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The UK's primary care sustainability network

Prescribing and deprescribing

Prescribing contributes the largest carbon footprint of all our activities in General Practice.

NICE guidance suggests that medicines optimisation should be part of routine practice. The CQC sees deprescribing as an important element of good patient care. Deprescribing can be supported by ensuring that there is a clear and appropriate diagnosis, alongside social prescribing and green prescribing, person-centred medicine and increased personal self-efficacy.

The DHSC Report “Good for you, Good for Us, Good for Everybody” outlines the importance of this issue. The Royal Pharmaceutical Society has produced a useful document summarising the principles of medicines optimisation. A variety of tools are available to support deprescribing, including Medstopper and PrescQIPP. The Stopp Start tool also helps support rational prescribing in older patients. A useful area of focus for deprescribing in the elderly would be those with a high anticholinergic burden as these drugs increase the risk of falls, dementia and early death. An easy scoring tool is here.

The Open Prescribing website sends monthly bulletins on the prescribing data for your practice. This can help identify areas of unnecessary, expensive or environmentally costly prescribing.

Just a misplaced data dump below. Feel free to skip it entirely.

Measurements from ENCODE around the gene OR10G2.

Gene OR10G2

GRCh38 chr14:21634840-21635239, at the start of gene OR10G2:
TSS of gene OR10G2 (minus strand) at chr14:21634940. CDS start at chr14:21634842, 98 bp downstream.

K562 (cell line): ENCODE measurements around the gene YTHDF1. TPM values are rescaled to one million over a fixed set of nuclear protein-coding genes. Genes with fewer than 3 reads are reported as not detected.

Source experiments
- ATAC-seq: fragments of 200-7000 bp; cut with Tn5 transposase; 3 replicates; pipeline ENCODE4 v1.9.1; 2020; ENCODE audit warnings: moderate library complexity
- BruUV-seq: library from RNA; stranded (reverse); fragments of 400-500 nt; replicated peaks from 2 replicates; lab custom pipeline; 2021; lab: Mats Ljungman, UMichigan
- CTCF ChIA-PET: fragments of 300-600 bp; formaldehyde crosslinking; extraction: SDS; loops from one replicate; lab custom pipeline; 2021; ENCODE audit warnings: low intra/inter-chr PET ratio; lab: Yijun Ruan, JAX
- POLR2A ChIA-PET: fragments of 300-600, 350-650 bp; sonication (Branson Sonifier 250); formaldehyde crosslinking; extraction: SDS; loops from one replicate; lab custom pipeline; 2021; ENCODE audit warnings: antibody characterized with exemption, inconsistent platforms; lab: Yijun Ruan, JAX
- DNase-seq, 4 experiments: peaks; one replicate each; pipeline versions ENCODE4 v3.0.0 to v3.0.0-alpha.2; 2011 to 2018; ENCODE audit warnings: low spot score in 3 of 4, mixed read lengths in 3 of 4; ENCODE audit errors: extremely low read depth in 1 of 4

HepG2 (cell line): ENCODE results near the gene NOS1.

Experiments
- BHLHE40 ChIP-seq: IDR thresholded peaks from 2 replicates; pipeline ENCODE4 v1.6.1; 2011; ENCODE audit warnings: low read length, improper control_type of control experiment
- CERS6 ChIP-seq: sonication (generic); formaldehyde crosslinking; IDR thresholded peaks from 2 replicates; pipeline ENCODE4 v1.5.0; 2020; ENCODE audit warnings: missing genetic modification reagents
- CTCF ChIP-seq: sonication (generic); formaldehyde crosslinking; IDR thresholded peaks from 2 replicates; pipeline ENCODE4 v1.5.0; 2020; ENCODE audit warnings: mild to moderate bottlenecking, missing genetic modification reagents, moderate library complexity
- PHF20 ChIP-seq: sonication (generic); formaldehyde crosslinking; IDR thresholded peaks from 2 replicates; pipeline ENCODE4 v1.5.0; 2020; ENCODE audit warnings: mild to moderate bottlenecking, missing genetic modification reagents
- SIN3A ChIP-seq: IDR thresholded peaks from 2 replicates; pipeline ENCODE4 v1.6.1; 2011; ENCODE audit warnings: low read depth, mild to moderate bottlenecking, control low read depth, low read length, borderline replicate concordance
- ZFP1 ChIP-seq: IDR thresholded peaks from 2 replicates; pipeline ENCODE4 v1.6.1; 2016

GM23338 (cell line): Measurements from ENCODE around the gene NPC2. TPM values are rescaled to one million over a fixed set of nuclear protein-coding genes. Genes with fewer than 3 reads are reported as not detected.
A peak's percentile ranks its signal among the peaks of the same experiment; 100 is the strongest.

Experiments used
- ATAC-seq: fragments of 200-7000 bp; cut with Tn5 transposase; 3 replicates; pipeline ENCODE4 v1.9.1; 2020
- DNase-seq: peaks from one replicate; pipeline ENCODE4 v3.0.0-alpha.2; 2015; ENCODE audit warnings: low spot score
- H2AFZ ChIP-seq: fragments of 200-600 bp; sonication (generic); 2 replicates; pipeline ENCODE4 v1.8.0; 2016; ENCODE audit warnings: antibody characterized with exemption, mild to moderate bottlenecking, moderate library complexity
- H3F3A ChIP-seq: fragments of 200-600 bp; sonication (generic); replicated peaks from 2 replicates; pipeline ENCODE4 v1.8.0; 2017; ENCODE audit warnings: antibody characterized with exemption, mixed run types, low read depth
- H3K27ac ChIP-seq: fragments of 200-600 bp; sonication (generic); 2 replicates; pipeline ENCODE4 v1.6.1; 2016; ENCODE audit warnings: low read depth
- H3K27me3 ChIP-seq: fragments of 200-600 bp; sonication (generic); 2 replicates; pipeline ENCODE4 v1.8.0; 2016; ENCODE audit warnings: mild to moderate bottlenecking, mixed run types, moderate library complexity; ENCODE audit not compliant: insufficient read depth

NHS England has developed a Greener NHS Prescribing Dashboard for use by practices.

The Royal Pharmaceutical Society quotes studies finding that only 16% of patients who are prescribed a new medicine take it as prescribed, experience no problems and receive as much information as they need. Ten days after starting a medicine, almost a third of patients are already not taking them correctly. NICE estimates between 30-50% of medications taken for long term conditions are not taken as intended. Medicine taken incorrectly, or not taken at all, is a potential risk to patients and leads to medicine wastage, placing a huge financial (£300m/year) and carbon burden on the NHS.

A well-structured medication review can identify medications that are being ordered when they are either not needed or not wanted. Some CCGs have identified huge savings by attempting to address this. Read an example of this here.